REVIEW: The Deep Blue Sea

Understandably, one can totally confuse this British drama for a film about the underwater world and it’s features due to the description of the title (especially the 1999 film Deep Blue Sea), but the nature of the title definitely serves its definitive meaning within the film. Time and time again, we have witnessed these dramas involving traumatised civilians that take us on an emotional and thought-provoking ride where the occurred events lead to a very tender and important message. The play by dramatist Terrence Ratigan that this is based on has already been adapted once before into a film that starred Vivien Leigh and Kenneth More, but now comes forth a second adaptation of the play.

Although it is a 1950s British drama, the extraordinary title The Deep Blue Sea provides a personal reference to death as it illustrates how one’s life can sink to an incredibly low level that could go as far as to one considering an attempt at suicide. So, as a result of this, the film exposes an explanation informing that we do not know what goes on inside the mind. The Deep Blue Sea is not adapted in chronological order so it consists of just after the suicide attempt and then taken into numerous flashbacks that exposes the motive to do so. It literally opens up the consequences and personal affects that suicide really has, not so much on the individual committing it, but for the loved ones around that person.

Out of the six films since 1988 that he has directed, Terence Davies hasn’t received any major recognition and a critical round of applause for his work. Considering that his latest film The Deep Blue Sea stars the dazzling and beautiful Rachel Weisz and uprising actor Tom Hiddleston, his work is yet again extremely underrated. What he provides with The Deep Blue Sea are concepts that are partially linked with the tones from a certain number of films directed by David Lynch, such as rather dark background settings, eerie music score and with some unique and creative camera angles. Including being the director, Davies also took the honourable role of penning the script of The Deep Blue Sea. There is so much dialogue within as it involves a lot of thought-provoking and up-close conversations like a play normally does. So all-round, Terence Davies honours the original play by Terrence Ratigan but makes it a solid drama.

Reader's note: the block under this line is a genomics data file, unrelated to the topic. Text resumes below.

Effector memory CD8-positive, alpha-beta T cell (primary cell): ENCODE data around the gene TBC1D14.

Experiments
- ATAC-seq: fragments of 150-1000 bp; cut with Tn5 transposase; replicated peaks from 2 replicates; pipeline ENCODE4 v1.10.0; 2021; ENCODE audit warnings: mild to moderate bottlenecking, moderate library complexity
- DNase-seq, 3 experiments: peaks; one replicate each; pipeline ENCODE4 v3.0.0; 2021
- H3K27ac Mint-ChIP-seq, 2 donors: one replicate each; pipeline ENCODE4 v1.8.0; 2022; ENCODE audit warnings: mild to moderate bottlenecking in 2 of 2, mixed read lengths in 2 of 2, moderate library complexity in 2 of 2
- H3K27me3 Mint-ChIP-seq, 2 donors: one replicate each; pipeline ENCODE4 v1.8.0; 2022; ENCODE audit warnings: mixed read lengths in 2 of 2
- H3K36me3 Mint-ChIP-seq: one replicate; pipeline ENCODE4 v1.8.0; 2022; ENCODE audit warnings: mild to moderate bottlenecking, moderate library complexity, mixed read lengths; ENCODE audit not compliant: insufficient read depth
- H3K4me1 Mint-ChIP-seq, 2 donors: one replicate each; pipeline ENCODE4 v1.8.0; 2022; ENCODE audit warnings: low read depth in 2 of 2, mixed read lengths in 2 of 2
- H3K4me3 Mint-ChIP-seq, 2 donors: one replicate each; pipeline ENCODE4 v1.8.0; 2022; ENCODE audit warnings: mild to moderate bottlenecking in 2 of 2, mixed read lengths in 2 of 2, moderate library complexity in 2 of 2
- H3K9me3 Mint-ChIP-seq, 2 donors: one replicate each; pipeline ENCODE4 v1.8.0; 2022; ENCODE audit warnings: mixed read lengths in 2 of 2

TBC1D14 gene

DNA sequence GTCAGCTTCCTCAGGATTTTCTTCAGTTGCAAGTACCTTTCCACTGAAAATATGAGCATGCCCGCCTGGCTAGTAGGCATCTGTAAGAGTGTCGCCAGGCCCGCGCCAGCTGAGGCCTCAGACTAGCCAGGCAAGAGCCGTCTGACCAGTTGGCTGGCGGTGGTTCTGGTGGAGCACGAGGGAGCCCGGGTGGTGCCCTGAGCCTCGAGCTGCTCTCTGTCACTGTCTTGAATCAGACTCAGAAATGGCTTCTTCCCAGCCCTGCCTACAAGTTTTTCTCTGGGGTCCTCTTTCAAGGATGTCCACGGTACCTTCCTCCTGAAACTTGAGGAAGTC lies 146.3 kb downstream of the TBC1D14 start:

To be quite honest, The Deep Blue Sea is one of those rare films where only a certain low number of specific key characters involved. Academy Award winning British actress Rachel Weisz has and we’ve seen her mostly as this simple, young, gorgeous woman in the majority of films that she has been part of. Her performance in The Deep Blue Sea as Hester Collyer is rather different from anything she has done, so she provides a slightly new style of performance in this one. She’s a lot darker in nature and is a deeply distressed and fairly psychologically disturbed young woman who is in her own personal trap and tries to break free! Weisz’s performance perhaps isn’t Oscar bait, but it’s definitely one of her best roles. Tom Hiddleston who got his breakthrough earlier in 2011 after Thor and he gives a distraught and emotional performance as Freddie Page. The chemistry between Freddie and Hester could have been a tad bit stronger, but it was solid enough to get to grips with and to feel the emotional attachment between them.

Overall, The Deep Blue Sea is a highly underrated drama that is definitely one of the best British films of 2011 as it provides both emotional drama and a psychological in-sight into the mind. No, this isn’t going to be one of the greatest films that you’ll ever watch, but it is still provides what every film of this particular genre should: a meaningful message to its audience. So, for this reason, it is a recommended drama that is really worth checking out.


~ by SJMJ91 on 15/05/2012.

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